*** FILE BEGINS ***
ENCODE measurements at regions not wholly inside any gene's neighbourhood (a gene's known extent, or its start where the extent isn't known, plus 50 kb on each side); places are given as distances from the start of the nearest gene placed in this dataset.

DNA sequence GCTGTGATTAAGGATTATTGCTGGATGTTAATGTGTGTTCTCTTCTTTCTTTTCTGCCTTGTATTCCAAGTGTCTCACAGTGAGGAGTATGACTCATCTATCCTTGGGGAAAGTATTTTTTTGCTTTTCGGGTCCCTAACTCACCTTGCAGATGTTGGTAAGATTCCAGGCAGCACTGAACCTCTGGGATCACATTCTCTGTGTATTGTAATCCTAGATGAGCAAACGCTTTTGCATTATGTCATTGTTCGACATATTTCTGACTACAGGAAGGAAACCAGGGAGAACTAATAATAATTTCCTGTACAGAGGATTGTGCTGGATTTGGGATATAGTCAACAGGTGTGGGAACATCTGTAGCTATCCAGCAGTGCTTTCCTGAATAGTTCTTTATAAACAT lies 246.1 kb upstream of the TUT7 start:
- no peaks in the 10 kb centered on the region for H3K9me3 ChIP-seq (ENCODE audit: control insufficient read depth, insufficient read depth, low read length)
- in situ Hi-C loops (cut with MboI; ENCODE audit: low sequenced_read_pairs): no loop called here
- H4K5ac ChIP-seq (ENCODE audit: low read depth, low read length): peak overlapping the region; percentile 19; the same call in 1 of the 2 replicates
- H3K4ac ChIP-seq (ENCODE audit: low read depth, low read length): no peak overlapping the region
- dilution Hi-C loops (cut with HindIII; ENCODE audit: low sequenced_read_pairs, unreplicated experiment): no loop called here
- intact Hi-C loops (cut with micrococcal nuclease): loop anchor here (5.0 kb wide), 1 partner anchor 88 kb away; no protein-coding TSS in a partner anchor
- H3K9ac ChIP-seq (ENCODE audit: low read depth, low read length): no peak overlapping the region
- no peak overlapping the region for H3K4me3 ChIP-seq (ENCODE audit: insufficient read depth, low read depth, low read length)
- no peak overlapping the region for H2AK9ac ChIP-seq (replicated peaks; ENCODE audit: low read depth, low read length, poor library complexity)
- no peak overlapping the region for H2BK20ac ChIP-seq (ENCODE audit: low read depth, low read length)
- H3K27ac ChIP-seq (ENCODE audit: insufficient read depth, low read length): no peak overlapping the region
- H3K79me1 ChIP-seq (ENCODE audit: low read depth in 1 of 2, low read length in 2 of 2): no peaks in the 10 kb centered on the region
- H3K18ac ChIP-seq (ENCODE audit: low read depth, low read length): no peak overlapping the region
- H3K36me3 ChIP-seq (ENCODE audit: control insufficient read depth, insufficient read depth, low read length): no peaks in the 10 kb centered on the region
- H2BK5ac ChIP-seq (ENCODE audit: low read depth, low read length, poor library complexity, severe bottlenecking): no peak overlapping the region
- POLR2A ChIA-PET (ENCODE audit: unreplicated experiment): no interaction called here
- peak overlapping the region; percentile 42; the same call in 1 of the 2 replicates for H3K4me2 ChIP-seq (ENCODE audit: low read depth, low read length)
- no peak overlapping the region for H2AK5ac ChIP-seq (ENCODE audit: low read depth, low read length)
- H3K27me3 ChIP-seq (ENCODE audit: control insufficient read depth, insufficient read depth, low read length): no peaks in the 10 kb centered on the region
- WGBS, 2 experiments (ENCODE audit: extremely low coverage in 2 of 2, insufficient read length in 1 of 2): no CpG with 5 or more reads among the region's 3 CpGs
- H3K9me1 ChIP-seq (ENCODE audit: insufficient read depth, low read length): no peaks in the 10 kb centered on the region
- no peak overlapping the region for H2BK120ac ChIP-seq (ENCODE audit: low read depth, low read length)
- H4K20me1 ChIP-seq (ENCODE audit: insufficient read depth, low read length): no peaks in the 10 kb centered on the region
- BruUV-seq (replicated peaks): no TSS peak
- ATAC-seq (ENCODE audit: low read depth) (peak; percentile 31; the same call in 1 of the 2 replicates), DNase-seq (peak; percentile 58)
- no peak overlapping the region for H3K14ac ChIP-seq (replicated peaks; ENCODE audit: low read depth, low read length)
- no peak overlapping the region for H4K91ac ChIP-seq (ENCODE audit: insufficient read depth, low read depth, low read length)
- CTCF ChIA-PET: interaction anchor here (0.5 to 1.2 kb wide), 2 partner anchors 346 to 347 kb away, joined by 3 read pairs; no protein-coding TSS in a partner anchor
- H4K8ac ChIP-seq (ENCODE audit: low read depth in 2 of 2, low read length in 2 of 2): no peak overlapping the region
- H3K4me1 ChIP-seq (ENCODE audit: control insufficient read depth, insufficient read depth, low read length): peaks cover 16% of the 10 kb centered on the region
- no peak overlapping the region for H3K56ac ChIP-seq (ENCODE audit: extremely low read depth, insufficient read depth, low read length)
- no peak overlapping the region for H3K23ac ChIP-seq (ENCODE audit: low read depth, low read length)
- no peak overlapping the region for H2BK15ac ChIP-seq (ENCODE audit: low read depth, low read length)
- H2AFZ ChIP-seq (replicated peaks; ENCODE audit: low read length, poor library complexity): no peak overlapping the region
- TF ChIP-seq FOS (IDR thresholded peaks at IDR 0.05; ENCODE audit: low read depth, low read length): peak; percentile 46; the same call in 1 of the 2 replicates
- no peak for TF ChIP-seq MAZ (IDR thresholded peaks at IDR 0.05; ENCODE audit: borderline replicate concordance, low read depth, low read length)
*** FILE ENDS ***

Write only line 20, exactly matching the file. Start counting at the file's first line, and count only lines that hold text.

- no peak overlapping the region for H2AK5ac ChIP-seq (ENCODE audit: low read depth, low read length)